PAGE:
Software problems could mean businesses are losing millions of potentially productive hours, according to a Userlane survey.
The company found that a third – 35% – of UK employees spend at least one hour a week solving software problems, while 61% spend at least 30 minutes a week on these issues.
The majority – 70% – of employers say their overall use of technology at work has increased over the past two years, according to Userlane, as demand for online collaboration in particular, soared with the transition to hybrid work.
What confuses workers?
The fact that the use of software can be time consuming was the most common complaint among respondents, and it was cited by 44% of respondents.
Another common complaint cited by 39% of respondents was the lack of speed with which the IT department responded to inquiries or problems.
Software that involves too many complex processes was another common problem cited by 23% of users.
The Userlane survey also shows that software issues affect how users approach their work.
According to the data, just under half – 44% – of UK employees postponed important work tasks as a result of software complaints, while 41% openly complained to their employer
Userlane data also show that around one-fifth of UK employees – 18% – were looking for a way to perform the same tasks manually, while one in 10 – 10% – refused to continue using part of the software.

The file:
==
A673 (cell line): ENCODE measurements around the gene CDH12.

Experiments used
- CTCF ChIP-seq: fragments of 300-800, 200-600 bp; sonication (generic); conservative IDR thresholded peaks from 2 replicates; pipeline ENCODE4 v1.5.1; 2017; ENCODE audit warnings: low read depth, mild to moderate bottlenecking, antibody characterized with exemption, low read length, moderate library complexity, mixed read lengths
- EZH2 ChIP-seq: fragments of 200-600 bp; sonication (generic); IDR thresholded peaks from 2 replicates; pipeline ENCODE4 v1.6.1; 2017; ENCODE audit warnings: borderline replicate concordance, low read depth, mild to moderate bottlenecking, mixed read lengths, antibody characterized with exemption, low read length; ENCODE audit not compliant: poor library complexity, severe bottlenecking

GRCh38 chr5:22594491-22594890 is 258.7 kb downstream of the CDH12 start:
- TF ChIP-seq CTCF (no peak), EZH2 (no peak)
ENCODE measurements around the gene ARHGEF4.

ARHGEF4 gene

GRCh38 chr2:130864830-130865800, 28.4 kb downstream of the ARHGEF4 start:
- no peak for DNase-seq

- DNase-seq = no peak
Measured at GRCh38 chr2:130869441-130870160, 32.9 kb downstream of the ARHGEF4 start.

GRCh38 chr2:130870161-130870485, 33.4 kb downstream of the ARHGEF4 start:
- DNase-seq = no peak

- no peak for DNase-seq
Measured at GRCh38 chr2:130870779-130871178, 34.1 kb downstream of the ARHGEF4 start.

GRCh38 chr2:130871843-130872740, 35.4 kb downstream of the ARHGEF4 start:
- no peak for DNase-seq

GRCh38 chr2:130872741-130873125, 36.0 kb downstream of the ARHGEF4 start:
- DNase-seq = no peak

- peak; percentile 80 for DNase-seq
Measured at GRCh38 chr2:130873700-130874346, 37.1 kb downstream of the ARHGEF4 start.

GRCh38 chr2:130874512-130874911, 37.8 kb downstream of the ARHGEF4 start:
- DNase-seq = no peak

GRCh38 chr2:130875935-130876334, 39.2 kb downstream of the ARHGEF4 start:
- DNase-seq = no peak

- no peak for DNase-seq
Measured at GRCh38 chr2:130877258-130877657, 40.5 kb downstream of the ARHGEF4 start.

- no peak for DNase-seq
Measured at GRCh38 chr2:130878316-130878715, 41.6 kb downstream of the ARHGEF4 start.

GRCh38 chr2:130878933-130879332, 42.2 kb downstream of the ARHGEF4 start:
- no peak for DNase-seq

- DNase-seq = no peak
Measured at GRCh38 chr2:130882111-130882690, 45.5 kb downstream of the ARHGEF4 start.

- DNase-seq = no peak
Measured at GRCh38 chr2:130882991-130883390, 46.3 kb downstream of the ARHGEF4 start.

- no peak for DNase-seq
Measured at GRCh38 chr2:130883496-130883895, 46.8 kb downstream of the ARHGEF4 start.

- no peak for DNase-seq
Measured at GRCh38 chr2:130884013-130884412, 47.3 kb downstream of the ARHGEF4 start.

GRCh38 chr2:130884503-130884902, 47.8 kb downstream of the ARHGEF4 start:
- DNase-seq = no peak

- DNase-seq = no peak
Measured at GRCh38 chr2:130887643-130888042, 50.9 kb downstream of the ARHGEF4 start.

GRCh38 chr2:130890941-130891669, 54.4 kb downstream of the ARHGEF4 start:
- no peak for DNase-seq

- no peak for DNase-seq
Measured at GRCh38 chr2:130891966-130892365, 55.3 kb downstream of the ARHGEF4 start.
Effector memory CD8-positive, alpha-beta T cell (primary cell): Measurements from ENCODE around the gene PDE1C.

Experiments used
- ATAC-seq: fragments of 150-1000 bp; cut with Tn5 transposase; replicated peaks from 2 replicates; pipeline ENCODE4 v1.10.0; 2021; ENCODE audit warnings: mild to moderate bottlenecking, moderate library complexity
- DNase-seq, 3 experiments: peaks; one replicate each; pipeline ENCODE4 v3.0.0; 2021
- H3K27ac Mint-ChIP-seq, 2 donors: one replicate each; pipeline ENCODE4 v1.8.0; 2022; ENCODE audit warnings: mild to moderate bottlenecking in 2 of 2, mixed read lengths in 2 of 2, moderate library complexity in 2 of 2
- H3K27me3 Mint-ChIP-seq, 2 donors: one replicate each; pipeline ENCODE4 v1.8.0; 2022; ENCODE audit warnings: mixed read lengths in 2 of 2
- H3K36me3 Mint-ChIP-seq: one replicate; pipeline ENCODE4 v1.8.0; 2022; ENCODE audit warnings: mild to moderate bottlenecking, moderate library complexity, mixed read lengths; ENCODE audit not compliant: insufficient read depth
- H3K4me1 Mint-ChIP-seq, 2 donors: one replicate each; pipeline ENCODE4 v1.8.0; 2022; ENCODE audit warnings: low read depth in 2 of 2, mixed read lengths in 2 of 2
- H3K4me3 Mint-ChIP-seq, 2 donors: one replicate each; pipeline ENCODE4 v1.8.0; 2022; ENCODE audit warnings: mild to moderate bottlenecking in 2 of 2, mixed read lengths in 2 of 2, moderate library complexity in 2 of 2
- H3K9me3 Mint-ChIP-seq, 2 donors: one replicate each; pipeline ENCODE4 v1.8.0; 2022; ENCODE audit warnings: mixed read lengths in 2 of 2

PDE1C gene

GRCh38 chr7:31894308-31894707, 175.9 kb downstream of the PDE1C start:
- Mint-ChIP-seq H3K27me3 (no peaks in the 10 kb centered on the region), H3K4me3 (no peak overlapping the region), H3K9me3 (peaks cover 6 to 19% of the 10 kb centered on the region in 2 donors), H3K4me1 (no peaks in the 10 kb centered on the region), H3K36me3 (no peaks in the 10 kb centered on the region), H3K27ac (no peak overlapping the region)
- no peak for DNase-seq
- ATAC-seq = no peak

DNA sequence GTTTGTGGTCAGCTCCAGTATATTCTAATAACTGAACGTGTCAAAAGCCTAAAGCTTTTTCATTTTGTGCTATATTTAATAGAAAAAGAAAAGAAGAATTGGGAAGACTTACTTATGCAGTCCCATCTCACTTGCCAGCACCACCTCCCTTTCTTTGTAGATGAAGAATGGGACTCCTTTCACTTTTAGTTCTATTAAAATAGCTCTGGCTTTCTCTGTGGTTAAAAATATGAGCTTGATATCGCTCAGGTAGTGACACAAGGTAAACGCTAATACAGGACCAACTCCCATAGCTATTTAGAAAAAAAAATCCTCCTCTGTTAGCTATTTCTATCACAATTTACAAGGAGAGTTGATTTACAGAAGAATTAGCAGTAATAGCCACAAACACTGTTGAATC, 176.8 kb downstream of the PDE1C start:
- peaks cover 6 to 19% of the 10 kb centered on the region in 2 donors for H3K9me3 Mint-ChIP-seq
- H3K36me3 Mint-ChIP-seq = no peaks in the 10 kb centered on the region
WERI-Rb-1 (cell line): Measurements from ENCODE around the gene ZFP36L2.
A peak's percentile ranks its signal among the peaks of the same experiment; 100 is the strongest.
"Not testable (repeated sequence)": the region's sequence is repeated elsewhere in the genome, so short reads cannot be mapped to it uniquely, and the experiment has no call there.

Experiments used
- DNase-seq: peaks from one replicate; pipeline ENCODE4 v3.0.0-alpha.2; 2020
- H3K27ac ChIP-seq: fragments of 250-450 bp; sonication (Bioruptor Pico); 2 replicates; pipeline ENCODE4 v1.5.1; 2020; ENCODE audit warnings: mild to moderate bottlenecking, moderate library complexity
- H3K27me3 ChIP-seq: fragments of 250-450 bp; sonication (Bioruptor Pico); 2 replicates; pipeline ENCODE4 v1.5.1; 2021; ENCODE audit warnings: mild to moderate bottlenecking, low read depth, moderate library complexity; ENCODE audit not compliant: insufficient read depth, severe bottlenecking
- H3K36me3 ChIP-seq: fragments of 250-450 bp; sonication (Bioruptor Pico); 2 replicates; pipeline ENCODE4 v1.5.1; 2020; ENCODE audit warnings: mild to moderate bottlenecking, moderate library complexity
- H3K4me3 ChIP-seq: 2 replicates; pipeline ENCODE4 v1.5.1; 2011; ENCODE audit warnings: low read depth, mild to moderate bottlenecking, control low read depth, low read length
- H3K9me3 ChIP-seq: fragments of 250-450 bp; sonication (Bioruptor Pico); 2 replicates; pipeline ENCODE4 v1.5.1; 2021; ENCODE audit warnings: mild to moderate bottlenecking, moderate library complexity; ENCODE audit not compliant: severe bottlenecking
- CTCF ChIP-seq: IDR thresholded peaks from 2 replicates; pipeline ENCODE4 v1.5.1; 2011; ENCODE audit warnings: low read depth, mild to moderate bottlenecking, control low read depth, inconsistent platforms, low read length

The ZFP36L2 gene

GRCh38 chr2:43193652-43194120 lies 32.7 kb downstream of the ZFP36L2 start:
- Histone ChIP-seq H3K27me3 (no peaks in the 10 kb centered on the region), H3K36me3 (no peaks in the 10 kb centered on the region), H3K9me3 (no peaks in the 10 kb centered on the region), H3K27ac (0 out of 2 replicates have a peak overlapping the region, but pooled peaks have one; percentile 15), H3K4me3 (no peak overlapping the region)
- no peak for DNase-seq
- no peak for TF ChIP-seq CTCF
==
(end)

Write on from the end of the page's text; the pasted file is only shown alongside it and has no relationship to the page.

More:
More seriously, 8% of respondents admitted that they thought of quitting their job because of software problems.
How do companies solve these problems?
As for companies ’attempts to improve software adoption, the most popular strategy was to inform employees about the benefits of the new software, which were used by 36%.
Increasing the capacity of the IT support service and organizing more training sessions in the classroom were also popular strategies, as cited by 34% and 33% of the organizations surveyed.
Nearly a third – 30% – of companies are implementing the Digital Adoption Platform according to Userlane, and the same number are releasing written tutorials on software.
“From these findings, it is clear that digital adoption needs to improve in order for large-scale software to be successful,” said Hartmut Khan, CEO of Userlane. “Of course, it’s important for businesses to address the shortcomings of software training.”
He added: “But we must also remember that the ‘one size fits all’ approach will not work here – we all learn differently and this should be reflected in the training and support offered by companies.”